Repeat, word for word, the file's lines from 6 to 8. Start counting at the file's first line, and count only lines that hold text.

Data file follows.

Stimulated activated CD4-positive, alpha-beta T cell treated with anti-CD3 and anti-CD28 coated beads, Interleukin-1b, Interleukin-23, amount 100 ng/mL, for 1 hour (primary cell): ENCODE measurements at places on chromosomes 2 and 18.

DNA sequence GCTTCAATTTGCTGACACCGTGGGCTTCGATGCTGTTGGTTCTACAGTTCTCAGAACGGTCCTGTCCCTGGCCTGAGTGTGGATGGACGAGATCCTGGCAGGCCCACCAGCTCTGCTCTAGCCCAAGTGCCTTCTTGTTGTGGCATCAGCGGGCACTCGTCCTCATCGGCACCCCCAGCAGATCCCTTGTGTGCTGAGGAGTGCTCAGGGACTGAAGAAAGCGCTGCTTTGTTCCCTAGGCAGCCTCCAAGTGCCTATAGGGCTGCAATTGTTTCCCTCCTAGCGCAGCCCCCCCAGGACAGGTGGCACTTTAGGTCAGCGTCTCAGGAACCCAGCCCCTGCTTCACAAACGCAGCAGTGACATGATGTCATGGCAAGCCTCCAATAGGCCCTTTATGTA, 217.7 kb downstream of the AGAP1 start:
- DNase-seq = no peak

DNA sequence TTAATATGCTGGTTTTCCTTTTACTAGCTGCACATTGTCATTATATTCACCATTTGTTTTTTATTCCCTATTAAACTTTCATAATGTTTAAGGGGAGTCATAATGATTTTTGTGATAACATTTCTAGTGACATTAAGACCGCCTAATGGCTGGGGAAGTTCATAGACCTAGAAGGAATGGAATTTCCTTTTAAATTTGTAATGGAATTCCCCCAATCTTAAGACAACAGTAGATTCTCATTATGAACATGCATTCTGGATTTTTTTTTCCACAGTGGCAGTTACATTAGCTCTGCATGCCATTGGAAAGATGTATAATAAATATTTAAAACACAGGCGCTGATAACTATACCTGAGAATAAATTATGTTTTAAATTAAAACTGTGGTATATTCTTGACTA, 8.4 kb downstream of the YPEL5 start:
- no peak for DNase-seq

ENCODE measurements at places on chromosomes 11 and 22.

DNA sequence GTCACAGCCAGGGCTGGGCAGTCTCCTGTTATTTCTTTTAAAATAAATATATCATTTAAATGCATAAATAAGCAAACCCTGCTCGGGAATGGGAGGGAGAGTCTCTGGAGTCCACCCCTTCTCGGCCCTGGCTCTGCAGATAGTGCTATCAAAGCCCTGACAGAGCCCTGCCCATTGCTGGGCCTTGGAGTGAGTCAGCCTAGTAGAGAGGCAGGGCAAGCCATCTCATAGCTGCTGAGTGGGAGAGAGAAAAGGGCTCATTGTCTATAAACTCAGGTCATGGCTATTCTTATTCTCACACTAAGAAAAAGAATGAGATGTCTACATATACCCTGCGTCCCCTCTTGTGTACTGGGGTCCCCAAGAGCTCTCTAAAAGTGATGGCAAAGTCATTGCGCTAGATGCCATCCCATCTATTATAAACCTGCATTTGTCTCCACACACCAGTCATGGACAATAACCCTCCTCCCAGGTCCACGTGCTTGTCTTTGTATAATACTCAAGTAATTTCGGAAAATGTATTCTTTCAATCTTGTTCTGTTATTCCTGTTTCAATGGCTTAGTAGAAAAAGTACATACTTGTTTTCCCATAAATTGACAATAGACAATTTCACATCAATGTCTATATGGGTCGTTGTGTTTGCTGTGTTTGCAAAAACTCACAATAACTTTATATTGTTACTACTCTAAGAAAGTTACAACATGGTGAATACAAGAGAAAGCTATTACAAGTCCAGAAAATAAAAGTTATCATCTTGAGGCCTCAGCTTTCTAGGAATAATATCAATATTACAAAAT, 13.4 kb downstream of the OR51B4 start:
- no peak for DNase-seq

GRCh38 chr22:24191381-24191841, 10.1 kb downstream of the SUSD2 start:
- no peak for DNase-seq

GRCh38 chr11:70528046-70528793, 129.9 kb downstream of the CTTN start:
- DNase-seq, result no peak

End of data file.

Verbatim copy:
ENCODE measurements at places on chromosomes 11 and 22.

DNA sequence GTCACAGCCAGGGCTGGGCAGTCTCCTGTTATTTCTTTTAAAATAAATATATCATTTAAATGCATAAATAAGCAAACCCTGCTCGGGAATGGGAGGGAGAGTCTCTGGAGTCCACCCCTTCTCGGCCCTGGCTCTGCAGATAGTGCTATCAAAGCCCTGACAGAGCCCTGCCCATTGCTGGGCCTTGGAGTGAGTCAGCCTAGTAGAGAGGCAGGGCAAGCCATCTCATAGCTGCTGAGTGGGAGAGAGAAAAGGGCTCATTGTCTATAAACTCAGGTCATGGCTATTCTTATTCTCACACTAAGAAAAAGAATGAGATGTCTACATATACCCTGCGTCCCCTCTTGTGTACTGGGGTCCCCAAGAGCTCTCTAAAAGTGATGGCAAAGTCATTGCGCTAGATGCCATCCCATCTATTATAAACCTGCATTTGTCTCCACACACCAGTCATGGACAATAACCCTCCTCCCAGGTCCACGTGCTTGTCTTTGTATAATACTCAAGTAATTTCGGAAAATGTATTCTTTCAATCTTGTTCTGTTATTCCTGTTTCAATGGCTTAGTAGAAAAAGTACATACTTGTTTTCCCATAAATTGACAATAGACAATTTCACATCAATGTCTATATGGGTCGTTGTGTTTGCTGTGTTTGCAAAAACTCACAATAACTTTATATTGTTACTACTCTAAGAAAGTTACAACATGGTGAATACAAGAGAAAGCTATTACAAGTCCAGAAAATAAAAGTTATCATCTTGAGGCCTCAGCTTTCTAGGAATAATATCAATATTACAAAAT, 13.4 kb downstream of the OR51B4 start:
- no peak for DNase-seq